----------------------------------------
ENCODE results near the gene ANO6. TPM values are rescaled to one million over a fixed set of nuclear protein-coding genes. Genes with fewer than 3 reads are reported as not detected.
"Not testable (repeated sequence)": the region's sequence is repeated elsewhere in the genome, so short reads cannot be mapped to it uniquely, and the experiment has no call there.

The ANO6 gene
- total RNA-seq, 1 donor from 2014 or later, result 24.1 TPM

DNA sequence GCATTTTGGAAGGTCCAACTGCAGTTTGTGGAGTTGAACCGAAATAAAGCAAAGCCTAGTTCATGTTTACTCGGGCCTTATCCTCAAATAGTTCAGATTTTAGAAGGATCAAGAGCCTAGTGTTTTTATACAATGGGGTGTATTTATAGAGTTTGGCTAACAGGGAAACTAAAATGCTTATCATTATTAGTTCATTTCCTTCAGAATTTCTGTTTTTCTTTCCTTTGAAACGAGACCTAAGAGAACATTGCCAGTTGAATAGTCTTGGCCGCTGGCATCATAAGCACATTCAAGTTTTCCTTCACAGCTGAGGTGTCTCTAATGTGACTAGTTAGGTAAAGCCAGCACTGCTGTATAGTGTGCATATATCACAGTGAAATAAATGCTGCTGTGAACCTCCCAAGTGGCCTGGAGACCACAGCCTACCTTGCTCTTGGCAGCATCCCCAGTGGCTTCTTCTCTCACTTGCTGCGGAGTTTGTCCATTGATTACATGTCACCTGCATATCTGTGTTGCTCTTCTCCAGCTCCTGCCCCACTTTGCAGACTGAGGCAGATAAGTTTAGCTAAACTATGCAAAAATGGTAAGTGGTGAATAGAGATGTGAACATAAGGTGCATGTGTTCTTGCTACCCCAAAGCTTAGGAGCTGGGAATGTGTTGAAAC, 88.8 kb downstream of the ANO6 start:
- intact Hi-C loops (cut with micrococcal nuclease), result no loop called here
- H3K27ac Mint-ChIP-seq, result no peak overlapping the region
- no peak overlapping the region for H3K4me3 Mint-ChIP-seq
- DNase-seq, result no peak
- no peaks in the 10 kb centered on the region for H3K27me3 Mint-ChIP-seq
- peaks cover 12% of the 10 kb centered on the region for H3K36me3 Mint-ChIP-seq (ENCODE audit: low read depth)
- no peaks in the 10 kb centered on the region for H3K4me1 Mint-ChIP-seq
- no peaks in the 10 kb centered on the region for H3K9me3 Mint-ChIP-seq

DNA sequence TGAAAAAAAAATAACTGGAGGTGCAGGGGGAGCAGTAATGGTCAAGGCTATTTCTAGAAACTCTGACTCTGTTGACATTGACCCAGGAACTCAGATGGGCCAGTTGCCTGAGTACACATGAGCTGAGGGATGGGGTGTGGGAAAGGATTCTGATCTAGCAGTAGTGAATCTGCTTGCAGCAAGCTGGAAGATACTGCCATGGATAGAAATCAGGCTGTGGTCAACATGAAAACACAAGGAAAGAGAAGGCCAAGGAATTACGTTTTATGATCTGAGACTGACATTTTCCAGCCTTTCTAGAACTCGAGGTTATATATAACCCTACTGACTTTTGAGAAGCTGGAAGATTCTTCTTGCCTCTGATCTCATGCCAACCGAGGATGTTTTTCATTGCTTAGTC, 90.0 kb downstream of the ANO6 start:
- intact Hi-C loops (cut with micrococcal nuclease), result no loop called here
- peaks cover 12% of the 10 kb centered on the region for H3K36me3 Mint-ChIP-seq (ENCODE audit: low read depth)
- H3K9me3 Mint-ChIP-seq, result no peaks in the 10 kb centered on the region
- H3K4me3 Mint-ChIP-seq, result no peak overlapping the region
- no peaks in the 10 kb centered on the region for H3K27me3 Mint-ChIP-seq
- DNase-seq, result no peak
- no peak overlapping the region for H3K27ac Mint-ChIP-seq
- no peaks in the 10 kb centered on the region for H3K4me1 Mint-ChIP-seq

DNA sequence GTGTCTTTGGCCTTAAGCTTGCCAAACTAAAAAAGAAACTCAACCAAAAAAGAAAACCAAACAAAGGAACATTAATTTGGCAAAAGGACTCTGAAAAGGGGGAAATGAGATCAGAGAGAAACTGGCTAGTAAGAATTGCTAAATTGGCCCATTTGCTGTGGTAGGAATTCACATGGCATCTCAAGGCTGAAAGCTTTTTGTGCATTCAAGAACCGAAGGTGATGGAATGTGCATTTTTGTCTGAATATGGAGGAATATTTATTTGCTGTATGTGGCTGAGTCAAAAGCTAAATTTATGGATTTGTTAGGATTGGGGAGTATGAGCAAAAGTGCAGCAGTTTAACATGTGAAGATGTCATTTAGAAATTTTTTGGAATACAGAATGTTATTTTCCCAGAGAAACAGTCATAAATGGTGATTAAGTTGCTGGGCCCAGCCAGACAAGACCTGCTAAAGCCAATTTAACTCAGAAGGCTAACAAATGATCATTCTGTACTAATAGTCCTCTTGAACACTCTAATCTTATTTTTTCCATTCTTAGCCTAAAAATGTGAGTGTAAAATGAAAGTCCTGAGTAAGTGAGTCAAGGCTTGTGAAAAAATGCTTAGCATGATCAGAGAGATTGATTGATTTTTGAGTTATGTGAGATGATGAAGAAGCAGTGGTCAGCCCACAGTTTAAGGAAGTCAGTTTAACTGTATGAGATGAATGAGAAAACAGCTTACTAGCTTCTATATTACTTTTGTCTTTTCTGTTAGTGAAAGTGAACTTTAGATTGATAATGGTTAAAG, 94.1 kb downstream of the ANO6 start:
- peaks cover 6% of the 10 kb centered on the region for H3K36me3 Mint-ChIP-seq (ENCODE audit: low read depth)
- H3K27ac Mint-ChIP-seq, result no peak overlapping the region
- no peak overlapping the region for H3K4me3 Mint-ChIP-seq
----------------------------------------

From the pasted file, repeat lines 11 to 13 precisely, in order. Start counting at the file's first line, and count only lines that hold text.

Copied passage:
- peaks cover 12% of the 10 kb centered on the region for H3K36me3 Mint-ChIP-seq (ENCODE audit: low read depth)
- no peaks in the 10 kb centered on the region for H3K4me1 Mint-ChIP-seq
- no peaks in the 10 kb centered on the region for H3K9me3 Mint-ChIP-seq